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Including Children With Autism in Inclusive Preschools:Strategies That Work

Including Children With Autism in Inclusive Preschools:Strategies That Work Including Children With Autism in Inclusive PreschoolsStrategies That Work SAGE Publications, Inc.1998DOI: 10.1177/109625069800100204 Ilene S. Schwartz Ph.D. University of Washington Felix F. Billingsley Ph.D. University of Washington Bonnie M. McBride M.S. University of Washington he last 20 years have been an unprecedented time for parents and professionals working with young children with autism. We have benefited from more effective interventions and information about people with autism as well as from a trend towards more inclusive and normalized educational experiences for all young children with disabilities (Bailey & McWilliams, 1990). As a society we have had opportunities to learn from adults with autism (Grandin & Scariano, 1986; Williams, 1992) and from parents of children with autism (Maurice, 1993). Researchers have learned more about effective interventions (e.g., Harris & Handleman, 1994; Koegel & Koegel, 1995; Lovaas, 1987), and children with autism are being included in child care, recreational, and educational programs more frequently. Many questions remain, however, about how to best provide effective services to such children in inclusive early childhood settings. This article describes how children with autism and other developmental disabilities are included in the Alice H. Hayden Preschool at the University of Washington's Experimental Education Unit (EEU). http://www.deepdyve.com/assets/images/DeepDyve-Logo-lg.png Young Exceptional Children SAGE

Including Children With Autism in Inclusive Preschools:Strategies That Work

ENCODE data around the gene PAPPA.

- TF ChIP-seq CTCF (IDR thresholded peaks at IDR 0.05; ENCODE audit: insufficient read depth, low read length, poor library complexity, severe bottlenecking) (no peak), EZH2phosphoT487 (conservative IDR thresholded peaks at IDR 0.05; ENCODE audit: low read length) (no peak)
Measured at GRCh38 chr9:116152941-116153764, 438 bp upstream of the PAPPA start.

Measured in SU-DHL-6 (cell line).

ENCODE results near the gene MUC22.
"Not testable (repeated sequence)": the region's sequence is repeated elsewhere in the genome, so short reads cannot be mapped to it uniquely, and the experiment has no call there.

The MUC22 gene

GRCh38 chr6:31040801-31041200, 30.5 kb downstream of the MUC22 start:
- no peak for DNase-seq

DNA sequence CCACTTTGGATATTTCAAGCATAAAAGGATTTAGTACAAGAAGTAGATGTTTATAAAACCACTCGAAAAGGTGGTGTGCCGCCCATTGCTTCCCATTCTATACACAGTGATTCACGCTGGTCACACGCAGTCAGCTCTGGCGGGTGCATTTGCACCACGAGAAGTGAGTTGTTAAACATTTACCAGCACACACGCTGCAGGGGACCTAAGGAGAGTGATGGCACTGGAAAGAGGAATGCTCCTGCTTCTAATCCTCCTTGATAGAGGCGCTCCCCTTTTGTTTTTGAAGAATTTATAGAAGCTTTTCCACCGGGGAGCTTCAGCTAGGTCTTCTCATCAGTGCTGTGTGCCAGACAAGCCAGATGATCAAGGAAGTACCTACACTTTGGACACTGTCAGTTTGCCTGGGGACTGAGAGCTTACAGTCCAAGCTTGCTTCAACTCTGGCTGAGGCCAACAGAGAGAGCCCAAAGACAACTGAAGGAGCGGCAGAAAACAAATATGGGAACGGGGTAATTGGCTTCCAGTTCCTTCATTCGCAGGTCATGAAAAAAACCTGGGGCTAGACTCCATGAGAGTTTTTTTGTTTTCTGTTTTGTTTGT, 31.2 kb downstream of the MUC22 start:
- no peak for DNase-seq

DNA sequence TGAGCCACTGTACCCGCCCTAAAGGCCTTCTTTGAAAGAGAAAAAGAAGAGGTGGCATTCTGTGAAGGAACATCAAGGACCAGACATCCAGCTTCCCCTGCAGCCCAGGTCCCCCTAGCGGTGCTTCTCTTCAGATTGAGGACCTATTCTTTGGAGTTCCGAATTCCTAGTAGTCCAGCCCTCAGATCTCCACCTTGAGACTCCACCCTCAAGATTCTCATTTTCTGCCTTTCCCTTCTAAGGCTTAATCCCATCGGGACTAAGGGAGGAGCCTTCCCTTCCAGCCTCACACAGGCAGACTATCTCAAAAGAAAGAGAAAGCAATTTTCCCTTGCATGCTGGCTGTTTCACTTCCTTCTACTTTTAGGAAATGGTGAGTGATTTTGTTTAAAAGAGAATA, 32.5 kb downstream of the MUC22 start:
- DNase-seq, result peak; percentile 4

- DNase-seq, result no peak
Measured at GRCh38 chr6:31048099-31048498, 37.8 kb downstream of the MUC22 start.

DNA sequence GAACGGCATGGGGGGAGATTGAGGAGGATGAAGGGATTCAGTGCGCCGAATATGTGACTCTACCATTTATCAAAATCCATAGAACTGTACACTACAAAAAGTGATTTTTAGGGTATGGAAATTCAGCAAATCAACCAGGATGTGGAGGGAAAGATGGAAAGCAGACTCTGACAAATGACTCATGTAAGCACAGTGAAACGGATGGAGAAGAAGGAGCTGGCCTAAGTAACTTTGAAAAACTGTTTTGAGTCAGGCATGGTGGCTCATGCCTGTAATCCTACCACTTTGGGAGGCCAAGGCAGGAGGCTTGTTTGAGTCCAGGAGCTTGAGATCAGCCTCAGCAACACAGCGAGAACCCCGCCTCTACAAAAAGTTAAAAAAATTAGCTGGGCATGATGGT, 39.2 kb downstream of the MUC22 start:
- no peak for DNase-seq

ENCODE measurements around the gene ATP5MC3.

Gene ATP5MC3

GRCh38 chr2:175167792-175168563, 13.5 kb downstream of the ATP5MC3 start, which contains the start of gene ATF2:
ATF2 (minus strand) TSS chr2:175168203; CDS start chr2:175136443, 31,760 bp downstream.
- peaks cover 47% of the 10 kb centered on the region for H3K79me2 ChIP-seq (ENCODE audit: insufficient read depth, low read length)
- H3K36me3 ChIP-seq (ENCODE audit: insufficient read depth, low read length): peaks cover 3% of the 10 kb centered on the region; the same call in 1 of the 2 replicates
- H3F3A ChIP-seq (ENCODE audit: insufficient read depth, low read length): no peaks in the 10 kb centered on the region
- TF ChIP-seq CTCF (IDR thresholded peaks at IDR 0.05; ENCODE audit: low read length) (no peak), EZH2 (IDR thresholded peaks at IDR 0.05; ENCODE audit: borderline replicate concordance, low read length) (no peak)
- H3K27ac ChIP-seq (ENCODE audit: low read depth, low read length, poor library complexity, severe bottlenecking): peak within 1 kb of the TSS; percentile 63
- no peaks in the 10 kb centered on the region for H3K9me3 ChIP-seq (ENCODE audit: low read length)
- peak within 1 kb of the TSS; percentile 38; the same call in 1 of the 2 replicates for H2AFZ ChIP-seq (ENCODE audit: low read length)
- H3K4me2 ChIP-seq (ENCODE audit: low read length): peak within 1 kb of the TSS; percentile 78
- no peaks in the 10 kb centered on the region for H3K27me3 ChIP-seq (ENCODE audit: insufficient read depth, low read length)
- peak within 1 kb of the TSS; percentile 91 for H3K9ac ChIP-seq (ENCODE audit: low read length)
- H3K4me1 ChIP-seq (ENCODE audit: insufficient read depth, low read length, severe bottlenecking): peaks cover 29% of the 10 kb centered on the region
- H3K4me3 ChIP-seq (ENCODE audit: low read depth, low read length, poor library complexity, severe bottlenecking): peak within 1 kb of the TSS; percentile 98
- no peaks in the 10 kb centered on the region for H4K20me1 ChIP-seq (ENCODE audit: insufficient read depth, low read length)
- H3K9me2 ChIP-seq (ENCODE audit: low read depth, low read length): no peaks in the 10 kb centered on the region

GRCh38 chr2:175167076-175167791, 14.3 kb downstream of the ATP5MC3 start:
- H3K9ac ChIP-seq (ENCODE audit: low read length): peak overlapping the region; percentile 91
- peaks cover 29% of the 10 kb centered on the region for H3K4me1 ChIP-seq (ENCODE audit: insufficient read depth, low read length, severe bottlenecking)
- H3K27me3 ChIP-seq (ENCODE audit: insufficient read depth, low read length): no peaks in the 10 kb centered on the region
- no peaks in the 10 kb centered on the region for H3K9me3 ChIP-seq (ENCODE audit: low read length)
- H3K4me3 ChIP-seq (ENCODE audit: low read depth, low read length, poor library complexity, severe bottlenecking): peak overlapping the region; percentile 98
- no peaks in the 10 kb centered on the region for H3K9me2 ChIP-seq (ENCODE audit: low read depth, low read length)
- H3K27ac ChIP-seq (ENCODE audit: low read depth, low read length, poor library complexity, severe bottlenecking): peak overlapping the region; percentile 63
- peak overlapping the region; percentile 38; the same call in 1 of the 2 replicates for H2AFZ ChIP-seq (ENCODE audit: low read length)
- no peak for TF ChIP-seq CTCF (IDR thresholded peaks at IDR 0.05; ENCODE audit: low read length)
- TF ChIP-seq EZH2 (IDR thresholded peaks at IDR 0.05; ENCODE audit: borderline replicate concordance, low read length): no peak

Abstract

Including Children With Autism in Inclusive PreschoolsStrategies That Work SAGE Publications, Inc.1998DOI: 10.1177/109625069800100204 Ilene S. Schwartz Ph.D. University of Washington Felix F. Billingsley Ph.D. University of Washington Bonnie M. McBride M.S. University of Washington he last 20 years have been an unprecedented time for parents and professionals working with young children with autism. We have benefited from more effective interventions and information about people with autism as well as from a trend towards more inclusive and normalized educational experiences for all young children with disabilities (Bailey & McWilliams, 1990). As a society we have had opportunities to learn from adults with autism (Grandin & Scariano, 1986; Williams, 1992) and from parents of children with autism (Maurice, 1993). Researchers have learned more about effective interventions (e.g., Harris & Handleman, 1994; Koegel & Koegel, 1995; Lovaas, 1987), and children with autism are being included in child care, recreational, and educational programs more frequently. Many questions remain, however, about how to best provide effective services to such children in inclusive early childhood settings. This article describes how children with autism and other developmental disabilities are included in the Alice H. Hayden Preschool at the University of Washington's Experimental Education Unit (EEU).
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